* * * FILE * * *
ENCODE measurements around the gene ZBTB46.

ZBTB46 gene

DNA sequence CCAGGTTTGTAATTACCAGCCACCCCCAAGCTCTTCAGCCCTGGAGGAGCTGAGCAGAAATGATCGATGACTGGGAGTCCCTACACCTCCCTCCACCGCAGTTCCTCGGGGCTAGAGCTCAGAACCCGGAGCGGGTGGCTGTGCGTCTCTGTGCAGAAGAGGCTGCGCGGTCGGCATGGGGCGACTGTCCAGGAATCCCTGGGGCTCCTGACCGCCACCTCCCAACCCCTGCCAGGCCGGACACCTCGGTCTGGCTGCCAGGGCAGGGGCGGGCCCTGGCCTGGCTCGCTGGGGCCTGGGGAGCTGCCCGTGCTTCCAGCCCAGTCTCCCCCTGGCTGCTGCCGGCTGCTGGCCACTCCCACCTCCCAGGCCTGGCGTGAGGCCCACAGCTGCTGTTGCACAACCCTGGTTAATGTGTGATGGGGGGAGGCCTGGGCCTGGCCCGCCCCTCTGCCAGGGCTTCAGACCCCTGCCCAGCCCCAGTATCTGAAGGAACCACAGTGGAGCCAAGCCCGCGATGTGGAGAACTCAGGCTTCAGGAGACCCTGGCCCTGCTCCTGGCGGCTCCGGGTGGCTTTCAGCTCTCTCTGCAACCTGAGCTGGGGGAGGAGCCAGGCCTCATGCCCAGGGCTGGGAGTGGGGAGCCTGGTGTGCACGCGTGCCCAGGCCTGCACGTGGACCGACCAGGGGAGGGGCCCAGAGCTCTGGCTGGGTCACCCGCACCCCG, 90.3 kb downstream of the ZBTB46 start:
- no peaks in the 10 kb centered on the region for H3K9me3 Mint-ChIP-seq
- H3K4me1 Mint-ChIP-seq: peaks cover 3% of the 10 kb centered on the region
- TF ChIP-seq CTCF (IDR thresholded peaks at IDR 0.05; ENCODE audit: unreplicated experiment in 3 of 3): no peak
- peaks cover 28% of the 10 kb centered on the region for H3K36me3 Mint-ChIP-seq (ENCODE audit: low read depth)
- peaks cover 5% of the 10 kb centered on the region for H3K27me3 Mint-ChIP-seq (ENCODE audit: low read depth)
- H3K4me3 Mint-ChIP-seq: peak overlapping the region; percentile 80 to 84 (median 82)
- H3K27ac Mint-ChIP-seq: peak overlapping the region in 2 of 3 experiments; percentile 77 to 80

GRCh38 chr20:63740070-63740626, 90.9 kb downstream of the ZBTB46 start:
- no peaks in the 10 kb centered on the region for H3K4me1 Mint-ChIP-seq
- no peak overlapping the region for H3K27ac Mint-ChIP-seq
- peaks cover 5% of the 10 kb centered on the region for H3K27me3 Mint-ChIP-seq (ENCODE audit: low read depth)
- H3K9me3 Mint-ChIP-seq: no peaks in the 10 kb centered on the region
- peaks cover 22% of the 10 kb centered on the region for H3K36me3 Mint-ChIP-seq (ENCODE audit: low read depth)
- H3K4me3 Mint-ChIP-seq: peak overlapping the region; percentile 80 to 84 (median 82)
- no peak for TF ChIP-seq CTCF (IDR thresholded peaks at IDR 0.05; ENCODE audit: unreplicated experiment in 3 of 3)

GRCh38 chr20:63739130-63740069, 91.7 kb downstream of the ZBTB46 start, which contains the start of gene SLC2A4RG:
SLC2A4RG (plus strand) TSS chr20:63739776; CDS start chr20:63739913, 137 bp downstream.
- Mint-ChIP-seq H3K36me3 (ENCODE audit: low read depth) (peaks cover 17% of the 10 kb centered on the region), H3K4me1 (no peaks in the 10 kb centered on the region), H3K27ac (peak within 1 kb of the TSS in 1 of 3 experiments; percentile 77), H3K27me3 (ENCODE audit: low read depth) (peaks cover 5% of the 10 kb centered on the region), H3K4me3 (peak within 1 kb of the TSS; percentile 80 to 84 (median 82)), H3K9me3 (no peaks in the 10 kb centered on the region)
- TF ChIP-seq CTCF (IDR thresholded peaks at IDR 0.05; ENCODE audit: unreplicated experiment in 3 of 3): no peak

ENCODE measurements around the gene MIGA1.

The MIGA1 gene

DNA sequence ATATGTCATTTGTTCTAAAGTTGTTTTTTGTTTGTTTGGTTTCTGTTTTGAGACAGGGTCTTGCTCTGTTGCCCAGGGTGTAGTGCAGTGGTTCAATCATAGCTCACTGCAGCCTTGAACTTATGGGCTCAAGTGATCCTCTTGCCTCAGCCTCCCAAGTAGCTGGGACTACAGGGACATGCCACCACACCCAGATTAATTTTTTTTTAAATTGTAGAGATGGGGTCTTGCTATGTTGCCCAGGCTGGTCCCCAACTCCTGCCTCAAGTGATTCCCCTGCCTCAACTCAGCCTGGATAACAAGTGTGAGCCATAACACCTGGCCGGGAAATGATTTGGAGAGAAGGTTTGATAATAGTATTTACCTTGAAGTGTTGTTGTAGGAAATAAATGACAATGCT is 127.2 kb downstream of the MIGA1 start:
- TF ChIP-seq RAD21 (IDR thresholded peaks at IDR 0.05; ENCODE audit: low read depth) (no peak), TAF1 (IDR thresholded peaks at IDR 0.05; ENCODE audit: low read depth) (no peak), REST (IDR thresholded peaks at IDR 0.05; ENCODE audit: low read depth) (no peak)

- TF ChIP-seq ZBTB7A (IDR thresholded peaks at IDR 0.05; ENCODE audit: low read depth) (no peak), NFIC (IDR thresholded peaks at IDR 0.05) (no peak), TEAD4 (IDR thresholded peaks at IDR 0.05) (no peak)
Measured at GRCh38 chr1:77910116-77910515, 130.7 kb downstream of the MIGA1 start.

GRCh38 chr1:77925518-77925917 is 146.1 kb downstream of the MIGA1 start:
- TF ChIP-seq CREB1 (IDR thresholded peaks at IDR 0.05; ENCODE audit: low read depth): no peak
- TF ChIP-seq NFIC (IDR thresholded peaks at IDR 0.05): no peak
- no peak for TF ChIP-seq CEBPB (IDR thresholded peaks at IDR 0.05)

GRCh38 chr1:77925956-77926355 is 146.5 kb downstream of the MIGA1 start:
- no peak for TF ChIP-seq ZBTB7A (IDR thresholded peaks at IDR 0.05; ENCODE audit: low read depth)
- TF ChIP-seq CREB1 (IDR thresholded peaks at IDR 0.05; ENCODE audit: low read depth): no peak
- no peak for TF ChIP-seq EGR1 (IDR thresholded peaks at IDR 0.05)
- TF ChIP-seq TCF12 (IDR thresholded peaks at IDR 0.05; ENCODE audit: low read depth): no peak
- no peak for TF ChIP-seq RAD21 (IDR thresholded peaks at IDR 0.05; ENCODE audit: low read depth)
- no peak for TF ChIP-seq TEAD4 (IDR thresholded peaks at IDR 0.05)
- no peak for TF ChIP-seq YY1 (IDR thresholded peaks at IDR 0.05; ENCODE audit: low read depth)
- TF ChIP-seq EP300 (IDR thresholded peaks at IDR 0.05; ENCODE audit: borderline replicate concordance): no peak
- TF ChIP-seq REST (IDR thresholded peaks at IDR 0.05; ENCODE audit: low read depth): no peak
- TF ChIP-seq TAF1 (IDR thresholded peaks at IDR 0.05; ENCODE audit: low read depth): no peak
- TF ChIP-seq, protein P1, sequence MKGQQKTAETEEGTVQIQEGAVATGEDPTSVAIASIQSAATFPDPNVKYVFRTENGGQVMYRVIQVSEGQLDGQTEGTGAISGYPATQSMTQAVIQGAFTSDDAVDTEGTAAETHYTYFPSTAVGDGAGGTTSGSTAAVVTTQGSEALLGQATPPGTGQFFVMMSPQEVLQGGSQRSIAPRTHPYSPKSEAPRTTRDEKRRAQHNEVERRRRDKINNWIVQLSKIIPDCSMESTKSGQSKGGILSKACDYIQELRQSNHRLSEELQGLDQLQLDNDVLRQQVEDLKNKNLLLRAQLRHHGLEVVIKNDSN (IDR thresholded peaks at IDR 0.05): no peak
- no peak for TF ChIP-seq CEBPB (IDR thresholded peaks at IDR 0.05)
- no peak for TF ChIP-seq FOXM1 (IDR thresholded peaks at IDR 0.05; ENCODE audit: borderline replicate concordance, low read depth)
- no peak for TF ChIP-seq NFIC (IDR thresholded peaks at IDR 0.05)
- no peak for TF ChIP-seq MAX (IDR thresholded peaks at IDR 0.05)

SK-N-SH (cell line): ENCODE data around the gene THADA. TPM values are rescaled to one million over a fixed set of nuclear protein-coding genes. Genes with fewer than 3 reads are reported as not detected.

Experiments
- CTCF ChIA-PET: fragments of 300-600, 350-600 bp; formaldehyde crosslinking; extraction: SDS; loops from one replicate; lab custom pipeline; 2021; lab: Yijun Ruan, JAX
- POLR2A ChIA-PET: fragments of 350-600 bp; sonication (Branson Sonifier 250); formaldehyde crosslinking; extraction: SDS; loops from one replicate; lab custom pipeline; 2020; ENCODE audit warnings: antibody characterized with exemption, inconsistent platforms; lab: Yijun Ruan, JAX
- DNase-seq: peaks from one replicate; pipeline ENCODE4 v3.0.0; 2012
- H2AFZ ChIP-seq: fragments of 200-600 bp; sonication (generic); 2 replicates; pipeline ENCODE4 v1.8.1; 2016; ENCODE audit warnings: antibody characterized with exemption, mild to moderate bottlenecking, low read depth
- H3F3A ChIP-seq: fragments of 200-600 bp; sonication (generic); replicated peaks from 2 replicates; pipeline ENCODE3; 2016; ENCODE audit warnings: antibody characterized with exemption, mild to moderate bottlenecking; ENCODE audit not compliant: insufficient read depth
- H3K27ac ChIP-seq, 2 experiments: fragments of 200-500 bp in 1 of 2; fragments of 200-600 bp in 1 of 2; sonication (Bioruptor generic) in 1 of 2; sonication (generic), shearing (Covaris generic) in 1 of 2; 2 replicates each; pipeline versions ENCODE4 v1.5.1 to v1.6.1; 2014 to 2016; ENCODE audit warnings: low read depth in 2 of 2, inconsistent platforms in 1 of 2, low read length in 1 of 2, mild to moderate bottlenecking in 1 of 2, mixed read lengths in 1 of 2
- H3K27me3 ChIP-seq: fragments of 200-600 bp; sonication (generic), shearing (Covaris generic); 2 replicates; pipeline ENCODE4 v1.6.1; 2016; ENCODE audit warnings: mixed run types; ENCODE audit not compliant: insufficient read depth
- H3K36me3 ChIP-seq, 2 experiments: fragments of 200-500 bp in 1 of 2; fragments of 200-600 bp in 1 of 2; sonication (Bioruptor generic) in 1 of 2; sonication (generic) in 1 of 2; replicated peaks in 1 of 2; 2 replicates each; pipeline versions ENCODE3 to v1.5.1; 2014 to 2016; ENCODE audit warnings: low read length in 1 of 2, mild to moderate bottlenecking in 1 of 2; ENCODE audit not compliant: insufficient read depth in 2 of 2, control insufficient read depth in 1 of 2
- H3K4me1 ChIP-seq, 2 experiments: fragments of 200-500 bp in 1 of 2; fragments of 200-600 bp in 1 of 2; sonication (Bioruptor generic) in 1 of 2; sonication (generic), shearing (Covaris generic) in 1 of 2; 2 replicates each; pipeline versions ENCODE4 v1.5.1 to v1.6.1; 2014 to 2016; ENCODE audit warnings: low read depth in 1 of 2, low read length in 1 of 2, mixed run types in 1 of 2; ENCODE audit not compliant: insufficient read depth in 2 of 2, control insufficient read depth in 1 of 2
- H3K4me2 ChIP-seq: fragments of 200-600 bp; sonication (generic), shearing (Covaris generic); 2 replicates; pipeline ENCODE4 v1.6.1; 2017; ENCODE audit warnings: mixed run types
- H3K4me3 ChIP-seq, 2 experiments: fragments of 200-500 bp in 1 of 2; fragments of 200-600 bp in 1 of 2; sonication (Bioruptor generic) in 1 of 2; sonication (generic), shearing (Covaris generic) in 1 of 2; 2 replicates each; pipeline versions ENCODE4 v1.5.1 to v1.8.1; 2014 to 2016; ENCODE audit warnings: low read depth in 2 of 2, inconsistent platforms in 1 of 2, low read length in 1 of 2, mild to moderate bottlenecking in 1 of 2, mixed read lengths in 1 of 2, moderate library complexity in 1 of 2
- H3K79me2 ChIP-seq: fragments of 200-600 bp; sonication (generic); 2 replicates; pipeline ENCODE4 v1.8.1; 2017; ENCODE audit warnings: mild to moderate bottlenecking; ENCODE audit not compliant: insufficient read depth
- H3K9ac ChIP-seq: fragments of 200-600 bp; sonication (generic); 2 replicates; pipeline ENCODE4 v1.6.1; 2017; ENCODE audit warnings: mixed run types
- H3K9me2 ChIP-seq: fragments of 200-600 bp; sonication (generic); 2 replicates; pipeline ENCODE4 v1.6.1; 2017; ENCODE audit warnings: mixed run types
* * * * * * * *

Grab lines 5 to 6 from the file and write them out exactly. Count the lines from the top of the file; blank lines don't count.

- H3K4me1 Mint-ChIP-seq: peaks cover 3% of the 10 kb centered on the region
- TF ChIP-seq CTCF (IDR thresholded peaks at IDR 0.05; ENCODE audit: unreplicated experiment in 3 of 3): no peak